Power to Liquid (PtL)
If you want to look closer at the PtL area here are some real-world R&D examples happening right now.
Aviation Industry VTOL Aircraft and Verti-Ports
Yes they are coming. When will you or I see them regularly, or take one from my street to JFK Airport along with my family and bags. Hard to say. Like all things there is always a FMA, “first mover Advantage”. Those who arrive at the finishing line get laurels, but also firm orders from big airlines.
Top 5 Key Challenges for eVTOL & UAM
1. Infrastructure – Vertiports. Air Traffic Control. Unmanned Traffic Control
2. Public Acceptance – NIMBY (Not in my Backyard). Safety. Noise. GDPR.
3. Technology – Batteries. Motors. Certification. Redundancy.
4. Flying – Pilots. Autonomous.
5. Standard and Regulations – FAA. ICAO. EASA.
I also want to highlight Vertical Aerospace. These guys are well funded, have the very best of pedigree when it comes to certification they seem on the cusp of both DOA and POA approvals. If you are an investor or holder of shares. You really should knows these two acronyms.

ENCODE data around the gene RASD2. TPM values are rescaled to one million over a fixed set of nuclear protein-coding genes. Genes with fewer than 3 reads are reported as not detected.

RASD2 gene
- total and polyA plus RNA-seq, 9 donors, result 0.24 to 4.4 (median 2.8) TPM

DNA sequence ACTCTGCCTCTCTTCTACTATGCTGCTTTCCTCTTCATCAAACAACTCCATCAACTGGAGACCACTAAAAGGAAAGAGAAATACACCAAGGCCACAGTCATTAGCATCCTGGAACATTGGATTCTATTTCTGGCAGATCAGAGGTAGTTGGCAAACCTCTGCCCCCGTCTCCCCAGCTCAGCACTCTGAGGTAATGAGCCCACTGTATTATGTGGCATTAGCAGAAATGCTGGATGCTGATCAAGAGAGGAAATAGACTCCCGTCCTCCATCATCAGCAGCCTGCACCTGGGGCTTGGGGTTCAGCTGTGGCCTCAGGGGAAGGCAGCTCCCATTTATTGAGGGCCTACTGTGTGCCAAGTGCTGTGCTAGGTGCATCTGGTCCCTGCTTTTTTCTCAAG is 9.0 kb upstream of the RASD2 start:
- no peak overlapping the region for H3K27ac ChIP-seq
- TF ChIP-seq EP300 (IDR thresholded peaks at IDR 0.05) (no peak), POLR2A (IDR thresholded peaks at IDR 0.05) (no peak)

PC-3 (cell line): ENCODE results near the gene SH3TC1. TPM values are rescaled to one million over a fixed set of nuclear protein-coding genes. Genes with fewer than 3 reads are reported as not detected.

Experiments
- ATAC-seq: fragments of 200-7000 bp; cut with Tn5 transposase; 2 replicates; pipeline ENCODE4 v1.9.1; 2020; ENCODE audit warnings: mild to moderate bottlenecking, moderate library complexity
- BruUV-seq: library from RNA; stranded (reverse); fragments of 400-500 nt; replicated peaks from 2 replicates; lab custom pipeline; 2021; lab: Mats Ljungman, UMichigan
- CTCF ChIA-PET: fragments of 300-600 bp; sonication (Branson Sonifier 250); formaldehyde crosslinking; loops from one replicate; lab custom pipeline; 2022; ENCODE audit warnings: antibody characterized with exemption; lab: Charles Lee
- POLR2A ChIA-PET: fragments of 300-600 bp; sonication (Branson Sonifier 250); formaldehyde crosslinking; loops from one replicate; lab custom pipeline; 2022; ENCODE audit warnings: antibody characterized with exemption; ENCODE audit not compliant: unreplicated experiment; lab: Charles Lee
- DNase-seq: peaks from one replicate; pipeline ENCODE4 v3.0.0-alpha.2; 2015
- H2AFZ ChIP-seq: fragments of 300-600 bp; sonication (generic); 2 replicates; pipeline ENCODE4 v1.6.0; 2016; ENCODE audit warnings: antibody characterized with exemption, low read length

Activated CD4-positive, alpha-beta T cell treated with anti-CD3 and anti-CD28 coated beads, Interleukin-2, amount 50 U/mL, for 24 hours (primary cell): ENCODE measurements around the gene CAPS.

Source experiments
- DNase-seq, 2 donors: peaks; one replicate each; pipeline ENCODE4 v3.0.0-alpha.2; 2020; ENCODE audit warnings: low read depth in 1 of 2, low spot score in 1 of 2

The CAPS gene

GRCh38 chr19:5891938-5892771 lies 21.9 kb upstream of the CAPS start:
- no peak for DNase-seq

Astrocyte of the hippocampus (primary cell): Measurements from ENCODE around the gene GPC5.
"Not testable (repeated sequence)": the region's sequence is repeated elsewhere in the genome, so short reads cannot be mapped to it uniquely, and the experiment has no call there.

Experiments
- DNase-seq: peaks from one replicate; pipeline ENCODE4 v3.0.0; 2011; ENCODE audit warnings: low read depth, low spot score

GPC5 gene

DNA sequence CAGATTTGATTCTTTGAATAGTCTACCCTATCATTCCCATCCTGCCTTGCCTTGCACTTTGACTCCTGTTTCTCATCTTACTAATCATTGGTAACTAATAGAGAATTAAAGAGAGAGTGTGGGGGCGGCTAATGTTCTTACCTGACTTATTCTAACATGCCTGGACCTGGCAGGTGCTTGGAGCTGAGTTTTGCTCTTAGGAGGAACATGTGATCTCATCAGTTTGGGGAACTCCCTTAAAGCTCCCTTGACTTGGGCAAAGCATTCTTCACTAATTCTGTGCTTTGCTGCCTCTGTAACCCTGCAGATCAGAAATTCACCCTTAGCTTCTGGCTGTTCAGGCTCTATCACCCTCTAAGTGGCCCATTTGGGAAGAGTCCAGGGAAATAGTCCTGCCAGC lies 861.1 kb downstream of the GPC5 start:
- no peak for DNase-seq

Sustainable Taxi and Ground Operations
We need all ground vehicles at the airport to be Green. For baggage trolleys, fuel bowsers and vans and trucks that’s easy. They will all be electrified lickety-split. So we need to concentrate on Aircraft taxiing.
The Industry authority on Engine Emissions is the International Civil Aviation Organization (ICAO). ICAO reports the emission levels of every engine in every phase of flight. Commercial aircraft engines are designed to operate at maximum efficiency during cruise. Thus, when idle or taxing these large turbofans are highly inefficient and for the vast majority of short-haul flights – 2 hours and under – 35% of the CO2 happens on the ground.